As a child, Jeffery was exposed to the benefits of a well-nourished body and soul. His mother and grandmothers were the “personal chefs” for their respective families. When not in the kitchen peeling carrots and potatoes, Jeffery could be found in his family garden, picking vegetables for his mother to prepare that night for dinner.
Jeffery began his culinary career at the much-loved Celebration restaurant on Lovers Lane, where he learned how to operate a successful restaurant under the guidance of owner Ed Lowe. His next stop was the legendary Riviera, where he worked side-by-side with two of the most respected restaurant personalities in Dallas: chef David Holben and the late host/owner Franco Bertolasi.

From the Riviera, Jeffery was pulled into David and Franco’s next venture, Toscana. There he met Gilbert Garza and was promoted to sous chef. After Toscana, Jeffery and Gilbert moved on, separately, to exciting new projects. But the two maintained a friendship and would cross kitchens again.

Jeffery’s next destination was the Hotel St. Germain, where he learned many classic French preparations, including some amazing pastries and desserts. After the hotel, Jeffery moved into his first executive chef role at the critically acclaimed Il Sole.

Following Il Sole, Jeffery reconnected with Gilbert to form a partnership at Suze. Currently the two collaborate to create a divine dining experience not only in their warm and inviting dining room, but also in private homes for catered events.

Tuesday, May 10, 2011

Parigi Co-Owners Janice Provost and Chad Houser Announce Cafe Momentum, A Nonprofit Restaurant Concept

Parigi co-owners Janice Provost and Chad Houser have announced a new nonprofit restaurant concept called Café Momentum, which will serve as a culinary training facility for disadvantaged youth. To create opportunities for these teens to work with real chefs, and to raise awareness and money for the restaurant, Provost and Houser have launched a monthly pop-up dinner series starring guest chefs from the Dallas area. The first event is June 5, 2011, at Milestone Culinary Arts Center, featuring the talents of Jeffery Hobbs, chef-partner at Suze Restaurant.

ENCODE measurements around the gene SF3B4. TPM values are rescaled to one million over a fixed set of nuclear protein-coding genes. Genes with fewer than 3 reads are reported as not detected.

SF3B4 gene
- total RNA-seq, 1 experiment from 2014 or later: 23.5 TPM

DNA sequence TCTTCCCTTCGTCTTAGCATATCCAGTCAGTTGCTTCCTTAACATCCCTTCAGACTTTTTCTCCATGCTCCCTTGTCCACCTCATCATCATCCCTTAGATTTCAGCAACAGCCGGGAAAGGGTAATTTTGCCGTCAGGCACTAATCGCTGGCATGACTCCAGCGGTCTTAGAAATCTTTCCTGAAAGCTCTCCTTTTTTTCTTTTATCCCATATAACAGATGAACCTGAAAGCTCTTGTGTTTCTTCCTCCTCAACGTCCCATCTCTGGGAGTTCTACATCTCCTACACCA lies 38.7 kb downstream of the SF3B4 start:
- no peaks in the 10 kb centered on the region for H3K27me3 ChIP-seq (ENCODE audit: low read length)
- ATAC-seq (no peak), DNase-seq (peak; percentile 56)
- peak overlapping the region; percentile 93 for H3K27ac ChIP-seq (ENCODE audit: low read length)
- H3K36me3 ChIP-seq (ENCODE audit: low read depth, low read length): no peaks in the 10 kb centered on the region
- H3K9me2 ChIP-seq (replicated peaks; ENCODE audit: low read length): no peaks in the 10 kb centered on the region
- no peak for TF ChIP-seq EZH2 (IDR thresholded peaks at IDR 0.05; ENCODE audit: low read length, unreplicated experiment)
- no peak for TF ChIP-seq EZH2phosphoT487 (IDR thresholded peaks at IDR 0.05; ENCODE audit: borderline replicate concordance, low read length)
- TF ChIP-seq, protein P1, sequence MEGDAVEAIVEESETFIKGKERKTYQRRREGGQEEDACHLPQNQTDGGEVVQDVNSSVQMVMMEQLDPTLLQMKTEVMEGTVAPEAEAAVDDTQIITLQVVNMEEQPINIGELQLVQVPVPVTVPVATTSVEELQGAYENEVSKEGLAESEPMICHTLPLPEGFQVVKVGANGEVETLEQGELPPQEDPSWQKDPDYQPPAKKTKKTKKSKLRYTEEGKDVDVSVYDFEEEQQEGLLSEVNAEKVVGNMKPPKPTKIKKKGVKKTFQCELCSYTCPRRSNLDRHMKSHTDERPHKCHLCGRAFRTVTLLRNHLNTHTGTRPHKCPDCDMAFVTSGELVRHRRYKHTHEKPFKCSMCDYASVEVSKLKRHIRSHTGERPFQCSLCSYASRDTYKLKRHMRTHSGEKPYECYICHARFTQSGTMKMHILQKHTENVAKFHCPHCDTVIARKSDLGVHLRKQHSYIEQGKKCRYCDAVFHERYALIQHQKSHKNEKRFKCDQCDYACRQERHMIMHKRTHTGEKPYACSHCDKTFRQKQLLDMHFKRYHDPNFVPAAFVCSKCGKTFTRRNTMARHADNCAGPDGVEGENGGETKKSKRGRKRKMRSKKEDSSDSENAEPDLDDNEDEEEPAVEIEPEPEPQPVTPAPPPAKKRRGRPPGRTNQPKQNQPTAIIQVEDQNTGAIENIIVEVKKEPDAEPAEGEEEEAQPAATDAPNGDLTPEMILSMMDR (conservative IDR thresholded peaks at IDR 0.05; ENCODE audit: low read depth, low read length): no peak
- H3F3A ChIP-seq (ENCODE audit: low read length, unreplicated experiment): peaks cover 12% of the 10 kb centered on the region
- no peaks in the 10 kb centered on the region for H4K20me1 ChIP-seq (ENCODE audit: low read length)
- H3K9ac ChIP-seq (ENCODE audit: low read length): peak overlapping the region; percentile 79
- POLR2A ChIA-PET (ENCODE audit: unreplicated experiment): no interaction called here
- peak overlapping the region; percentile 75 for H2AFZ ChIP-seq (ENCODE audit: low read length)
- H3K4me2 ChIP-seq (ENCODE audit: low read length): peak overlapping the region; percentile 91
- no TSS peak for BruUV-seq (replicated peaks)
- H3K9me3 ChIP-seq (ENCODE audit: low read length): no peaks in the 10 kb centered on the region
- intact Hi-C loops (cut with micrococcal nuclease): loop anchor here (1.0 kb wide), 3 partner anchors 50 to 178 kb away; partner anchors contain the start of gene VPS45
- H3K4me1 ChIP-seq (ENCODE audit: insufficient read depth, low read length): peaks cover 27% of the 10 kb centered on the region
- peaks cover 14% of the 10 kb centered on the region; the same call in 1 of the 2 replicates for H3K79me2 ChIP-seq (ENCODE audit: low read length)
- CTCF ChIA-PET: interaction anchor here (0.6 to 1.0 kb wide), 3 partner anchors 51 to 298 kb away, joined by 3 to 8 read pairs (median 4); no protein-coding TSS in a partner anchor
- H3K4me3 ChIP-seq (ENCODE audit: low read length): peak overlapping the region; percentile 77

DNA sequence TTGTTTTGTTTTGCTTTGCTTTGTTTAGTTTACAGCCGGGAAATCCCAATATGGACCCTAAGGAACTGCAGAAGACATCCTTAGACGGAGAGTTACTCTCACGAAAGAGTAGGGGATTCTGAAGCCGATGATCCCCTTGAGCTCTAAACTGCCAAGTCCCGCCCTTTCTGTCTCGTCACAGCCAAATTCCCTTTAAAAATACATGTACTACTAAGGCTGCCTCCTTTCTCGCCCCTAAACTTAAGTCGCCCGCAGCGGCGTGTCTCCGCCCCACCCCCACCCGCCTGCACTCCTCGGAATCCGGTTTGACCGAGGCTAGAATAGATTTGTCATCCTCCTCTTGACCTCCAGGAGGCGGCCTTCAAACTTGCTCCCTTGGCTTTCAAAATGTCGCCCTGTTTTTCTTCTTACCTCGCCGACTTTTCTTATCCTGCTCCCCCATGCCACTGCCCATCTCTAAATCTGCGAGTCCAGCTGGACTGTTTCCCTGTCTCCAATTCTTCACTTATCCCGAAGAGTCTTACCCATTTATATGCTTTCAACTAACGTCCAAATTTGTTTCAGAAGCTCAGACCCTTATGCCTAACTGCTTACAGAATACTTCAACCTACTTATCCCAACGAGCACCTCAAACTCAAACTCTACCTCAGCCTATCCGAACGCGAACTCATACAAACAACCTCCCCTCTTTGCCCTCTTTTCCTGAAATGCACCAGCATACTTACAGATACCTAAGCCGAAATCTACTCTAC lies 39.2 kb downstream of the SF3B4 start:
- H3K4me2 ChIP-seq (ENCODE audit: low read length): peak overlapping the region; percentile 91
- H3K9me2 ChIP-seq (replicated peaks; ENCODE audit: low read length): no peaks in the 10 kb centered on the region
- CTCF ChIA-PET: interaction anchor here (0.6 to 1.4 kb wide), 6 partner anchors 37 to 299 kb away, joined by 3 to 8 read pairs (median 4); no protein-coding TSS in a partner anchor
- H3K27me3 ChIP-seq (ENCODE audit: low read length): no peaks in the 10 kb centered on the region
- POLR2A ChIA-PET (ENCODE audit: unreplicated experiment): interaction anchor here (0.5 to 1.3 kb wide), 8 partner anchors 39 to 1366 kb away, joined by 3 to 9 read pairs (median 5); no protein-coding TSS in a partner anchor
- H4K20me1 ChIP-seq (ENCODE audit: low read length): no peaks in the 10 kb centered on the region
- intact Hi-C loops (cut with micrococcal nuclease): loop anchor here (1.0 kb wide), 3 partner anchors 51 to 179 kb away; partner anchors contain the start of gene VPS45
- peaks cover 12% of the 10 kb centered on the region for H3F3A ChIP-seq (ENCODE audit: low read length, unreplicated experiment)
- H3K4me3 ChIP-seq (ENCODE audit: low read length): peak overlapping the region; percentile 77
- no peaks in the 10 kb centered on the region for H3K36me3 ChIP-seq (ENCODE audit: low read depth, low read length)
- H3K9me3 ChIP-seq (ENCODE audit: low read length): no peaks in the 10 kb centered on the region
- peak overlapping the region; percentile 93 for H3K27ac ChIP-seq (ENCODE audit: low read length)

Café Momentum’s primary focus is the Dallas County Youth Village, a juvenile residential facility for nonviolent adjudicated young men ages 13-17. With the help of Youth Village Resources of Dallas and the North Texas Food Bank, a culinary program was created within the facility, where students currently learn basic culinary skills. When the young men graduate from this program, they will be provided with paid internships working in the Youth Village kitchen. Eventually they will have the opportunity to work at Café Momentum restaurant for one year, in an internship-style environment.

Café Momentum is set up as a social enterprise program of Youth Village Resources of Dallas. Similar successful concepts around the globe include Fifteen, run by the Jamie Oliver Foundation; Café Reconcile, in New Orleans; and FareStart, in Seattle.

“Our culinary arts and nutrition program partnership with North Texas Food Bank started in early 2008,” says Jerry Silhan, executive director of Youth Village Resources of Dallas. “The young men learn a lot about nutrition and get some real core culinary skills. Because of this certification and experience, they have been able to get employment after release, which has helped reduce the recidivism rate dramatically. Café Momentum will offer additional work experience and culinary skill development to the young men who are most interested in the food industry as a career.”
“Café Momentum is a true passion for me,” says Houser. “Cities like Seattle, Washington, and New Orleans already have social enterprise culinary endeavors. It’s very exciting to think that Café Momentum will put the Dallas restaurant community on the map and at the forefront of social enterprise.”

At the first pop-up dinner, Hobbs will create a five-course meal, which the students will help prep, plate, and serve. Cost is $50 per person, and diners can bring their own wine. Only a few seats remain! To make reservations, visit

About Café Momentum
Café Momentum is a nonprofit restaurant concept that will serve as a culinary training facility for disadvantaged youth. With the help of Youth Village Resources of Dallas and the North Texas Food Bank, a program has been created within the Dallas County Youth Village, where students currently learn basic culinary skills. When the young men graduate from this program, they will be provided with paid internships working in the Youth Village kitchen. Eventually they will have the opportunity to work at Café Momentum for one year, in an internship-style environment, alongside a rotating roster of guest chefs from the Dallas area. In addition to seeing the style and technique of each chef, the boys will leave Café Momentum with a list of 12 chefs to use as employment contacts or references. For more information, visit
About Youth Village Resources of Dallas
Youth Village Resources of Dallas is dedicated to helping juvenile offenders, ages 10 to 17, reach their law-abiding potential and divert them from further involvement with the juvenile justice system or progression to greater offenses by putting positive outcomes within their reach. Youth Village Resources is committed to bolstering the success of the work done by the Dallas County Youth Village and Medlock programs. The programs funded by Youth Village Resources are created specifically to help youth in trouble turn their lives in a positive direction through education and healthy life changes. For more information, visit